Humans are responsible for over 90% of the hotspots in northern Thailand, and PM2.5 atmospheric pollution in the region is projected to worsen before improving, according to Pinsak Suraswadi, Director-General of the Pollution Control Department.
According to the IQAir website today (Friday), Chiang Mai has the world’s second worst air quality, with a score of 177 on the AQI, implying that the problem is hurting the health of everyone in the province.
Pinsak stated that 90% of the hotspots were discovered in protected forests, with humans being the primary culprit. He also stated that the problem will worsen from tomorrow until next Friday, with higher amounts of dust observed in Chiang Mai, Lamphun, Sukhothai, and Phitsanuloke.
He said that the provinces of Phitsanuloke, Uttaradit, Sukhothai, Kamphaeng Phet, Phichit, and Phetchabun have a high concentration of sugarcane farms and sugar millers, and farmers have increased the burning of their harvests as some millers begin to close their operations.
According to him, hotspots in Myanmar account for only 5% of the dust problem in northern Thailand.
The Geoinformatics and Space Technology Development Agency (GISTDA), which conducted a survey in the western and northern regions, also confirms that burning crop waste, such as sugarcane and maize, to prepare the land for the next round of cultivation, is thought to be the cause of the increased hotspots.
The establishment of a command centre in each province to deal with forest fires, as well as the deployment of thousands of volunteers to fight the fires, amounts to treating the symptoms rather than addressing the root cause, according to Pinsak, who urged the public to be on the lookout for people who start fires and to notify authorities.
On Friday, satellite thermal imaging discovered 2,656 fire-danger hotspots in Thailand, more than in neighbouring nations.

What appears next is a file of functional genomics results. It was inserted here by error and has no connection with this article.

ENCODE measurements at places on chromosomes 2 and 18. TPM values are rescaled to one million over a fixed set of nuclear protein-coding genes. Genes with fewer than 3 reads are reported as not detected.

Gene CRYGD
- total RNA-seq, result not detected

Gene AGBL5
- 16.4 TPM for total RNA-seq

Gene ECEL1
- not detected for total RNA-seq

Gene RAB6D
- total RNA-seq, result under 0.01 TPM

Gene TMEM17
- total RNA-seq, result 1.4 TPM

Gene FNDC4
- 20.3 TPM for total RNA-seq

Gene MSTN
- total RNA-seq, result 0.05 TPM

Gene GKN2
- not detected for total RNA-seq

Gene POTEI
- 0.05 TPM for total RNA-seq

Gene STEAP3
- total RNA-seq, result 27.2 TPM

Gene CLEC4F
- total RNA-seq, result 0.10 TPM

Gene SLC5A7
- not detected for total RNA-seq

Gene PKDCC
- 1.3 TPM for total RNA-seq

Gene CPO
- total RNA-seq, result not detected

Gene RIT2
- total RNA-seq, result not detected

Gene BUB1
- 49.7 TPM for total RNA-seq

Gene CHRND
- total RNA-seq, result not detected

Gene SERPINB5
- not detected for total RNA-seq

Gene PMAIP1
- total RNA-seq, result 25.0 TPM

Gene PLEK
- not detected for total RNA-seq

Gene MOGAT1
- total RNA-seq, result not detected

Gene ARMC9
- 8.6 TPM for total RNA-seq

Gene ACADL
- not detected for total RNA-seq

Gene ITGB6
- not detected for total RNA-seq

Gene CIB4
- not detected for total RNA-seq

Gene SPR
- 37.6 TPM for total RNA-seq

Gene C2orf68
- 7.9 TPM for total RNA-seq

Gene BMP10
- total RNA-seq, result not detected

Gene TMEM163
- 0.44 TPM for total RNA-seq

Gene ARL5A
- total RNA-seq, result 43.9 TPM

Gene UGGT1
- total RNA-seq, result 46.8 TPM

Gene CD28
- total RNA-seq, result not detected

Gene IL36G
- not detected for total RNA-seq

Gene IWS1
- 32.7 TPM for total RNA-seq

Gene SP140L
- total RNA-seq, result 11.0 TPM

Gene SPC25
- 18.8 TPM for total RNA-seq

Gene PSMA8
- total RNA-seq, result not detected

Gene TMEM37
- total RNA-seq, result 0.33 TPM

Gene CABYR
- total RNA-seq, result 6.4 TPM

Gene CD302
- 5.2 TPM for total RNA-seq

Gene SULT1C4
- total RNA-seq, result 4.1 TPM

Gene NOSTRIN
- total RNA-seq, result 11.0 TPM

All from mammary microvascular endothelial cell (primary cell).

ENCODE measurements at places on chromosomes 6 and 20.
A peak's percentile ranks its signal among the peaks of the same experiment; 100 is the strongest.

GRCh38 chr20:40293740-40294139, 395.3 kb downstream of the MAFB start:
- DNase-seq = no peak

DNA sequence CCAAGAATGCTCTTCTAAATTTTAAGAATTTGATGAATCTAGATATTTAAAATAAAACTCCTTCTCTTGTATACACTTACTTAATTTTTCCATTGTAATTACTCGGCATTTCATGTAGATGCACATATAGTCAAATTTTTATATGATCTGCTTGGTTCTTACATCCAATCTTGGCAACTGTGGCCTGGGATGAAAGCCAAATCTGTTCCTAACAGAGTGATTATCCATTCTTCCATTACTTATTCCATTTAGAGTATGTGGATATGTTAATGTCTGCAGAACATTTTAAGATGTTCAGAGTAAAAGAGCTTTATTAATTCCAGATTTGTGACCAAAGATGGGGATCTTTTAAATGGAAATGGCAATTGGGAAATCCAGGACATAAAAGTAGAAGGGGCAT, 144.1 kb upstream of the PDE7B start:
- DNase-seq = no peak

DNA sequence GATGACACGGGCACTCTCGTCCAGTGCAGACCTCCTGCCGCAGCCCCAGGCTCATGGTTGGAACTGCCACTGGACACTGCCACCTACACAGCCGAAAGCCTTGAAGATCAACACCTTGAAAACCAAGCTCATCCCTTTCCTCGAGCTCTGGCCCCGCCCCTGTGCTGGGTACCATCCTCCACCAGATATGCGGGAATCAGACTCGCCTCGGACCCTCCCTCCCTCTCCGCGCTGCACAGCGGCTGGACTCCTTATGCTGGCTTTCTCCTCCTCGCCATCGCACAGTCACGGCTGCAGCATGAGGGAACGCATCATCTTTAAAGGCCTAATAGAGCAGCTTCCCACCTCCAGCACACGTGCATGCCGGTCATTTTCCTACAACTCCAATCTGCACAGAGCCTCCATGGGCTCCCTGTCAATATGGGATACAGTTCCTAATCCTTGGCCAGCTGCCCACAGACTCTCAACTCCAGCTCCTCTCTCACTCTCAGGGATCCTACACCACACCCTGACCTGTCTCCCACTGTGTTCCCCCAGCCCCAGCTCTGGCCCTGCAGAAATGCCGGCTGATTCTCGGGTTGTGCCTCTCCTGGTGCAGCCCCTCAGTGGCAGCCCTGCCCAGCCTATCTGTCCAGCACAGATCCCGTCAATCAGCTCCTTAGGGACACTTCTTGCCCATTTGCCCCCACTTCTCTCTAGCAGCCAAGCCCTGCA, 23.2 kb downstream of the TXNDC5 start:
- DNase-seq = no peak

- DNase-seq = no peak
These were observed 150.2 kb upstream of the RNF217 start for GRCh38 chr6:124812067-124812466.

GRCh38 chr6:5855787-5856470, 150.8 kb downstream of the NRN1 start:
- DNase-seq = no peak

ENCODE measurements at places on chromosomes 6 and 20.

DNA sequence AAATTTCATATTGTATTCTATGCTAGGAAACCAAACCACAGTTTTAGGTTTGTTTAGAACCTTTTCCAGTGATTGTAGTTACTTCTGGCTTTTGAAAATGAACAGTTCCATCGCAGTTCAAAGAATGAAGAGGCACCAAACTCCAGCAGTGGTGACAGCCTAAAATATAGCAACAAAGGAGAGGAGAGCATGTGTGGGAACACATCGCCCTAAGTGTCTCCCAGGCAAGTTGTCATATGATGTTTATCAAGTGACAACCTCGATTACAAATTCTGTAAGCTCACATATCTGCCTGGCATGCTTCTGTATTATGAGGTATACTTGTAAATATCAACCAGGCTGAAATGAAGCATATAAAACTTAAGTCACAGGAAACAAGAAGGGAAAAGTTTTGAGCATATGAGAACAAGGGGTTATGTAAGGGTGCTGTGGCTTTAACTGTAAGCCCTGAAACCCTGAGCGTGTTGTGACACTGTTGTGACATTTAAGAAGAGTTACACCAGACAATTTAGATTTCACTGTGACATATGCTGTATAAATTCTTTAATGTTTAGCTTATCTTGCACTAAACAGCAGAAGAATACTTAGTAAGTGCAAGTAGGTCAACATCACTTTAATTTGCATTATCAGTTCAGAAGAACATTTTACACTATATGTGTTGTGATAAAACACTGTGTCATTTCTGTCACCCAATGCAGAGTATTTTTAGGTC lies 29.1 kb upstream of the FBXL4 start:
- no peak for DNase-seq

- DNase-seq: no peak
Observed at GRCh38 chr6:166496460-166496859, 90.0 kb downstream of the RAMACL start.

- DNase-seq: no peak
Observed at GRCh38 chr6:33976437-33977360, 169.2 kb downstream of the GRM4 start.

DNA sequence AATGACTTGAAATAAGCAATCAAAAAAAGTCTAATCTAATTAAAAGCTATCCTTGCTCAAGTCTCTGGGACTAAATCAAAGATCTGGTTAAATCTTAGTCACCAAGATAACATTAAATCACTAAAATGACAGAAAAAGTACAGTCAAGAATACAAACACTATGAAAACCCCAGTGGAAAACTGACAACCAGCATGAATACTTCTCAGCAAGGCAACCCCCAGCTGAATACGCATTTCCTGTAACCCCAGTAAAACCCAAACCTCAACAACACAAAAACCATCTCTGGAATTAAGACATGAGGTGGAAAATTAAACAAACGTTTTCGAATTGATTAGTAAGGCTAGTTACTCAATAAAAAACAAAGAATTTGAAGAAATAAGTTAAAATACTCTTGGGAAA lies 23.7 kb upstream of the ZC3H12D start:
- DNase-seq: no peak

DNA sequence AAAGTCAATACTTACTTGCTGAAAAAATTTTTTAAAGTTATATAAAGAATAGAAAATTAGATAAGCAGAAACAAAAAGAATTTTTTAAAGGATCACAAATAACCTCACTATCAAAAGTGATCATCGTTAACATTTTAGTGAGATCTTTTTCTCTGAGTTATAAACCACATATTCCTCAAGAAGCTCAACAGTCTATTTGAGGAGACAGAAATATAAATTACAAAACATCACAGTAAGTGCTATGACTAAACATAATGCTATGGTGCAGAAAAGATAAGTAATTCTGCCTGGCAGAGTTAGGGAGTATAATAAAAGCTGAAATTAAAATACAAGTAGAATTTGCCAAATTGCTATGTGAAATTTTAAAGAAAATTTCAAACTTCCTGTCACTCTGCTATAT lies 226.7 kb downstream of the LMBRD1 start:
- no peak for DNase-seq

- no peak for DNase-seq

According to the Geo-Informatics and Space Technology Development Agency satellite operator, the data comes from the Suomi NPP satellite’s visible infrared imaging suite. Myanmar (2,321), Laos (1,422), Cambodia (664), Vietnam (542), and Malaysia (one) behind Thailand’s 2,656 hotspots.
In Thailand, 1,196 hotspots were discovered in conservation forests, 1,071 in national forest reserves, 159 in agricultural regions, 127 in agricultural land reform zones, 100 near towns, and three near highways.
The majority of the hotspots were in the north, with 338 in Lampang, 321 in Tak, 318 in Nan, and 249 in Chiang Mai.
GISTDA stated that wildfires and hotspots would be followed by dangerous amounts of PM2.5 dust. Hotspots in neighbouring nations could also be blown across the border into Thailand, exacerbating the country’s PM2.5 problem and negatively impacting the country’s economic and social systems.
Thailand will make extensive use of the Thailand Earth Observation System-2 in the near future (THEOS-2). Its primary objective was to investigate, analyze, and generate timely and exact forecasts of potential disasters so that appropriate agencies could plan for prevention and mitigation more efficiently.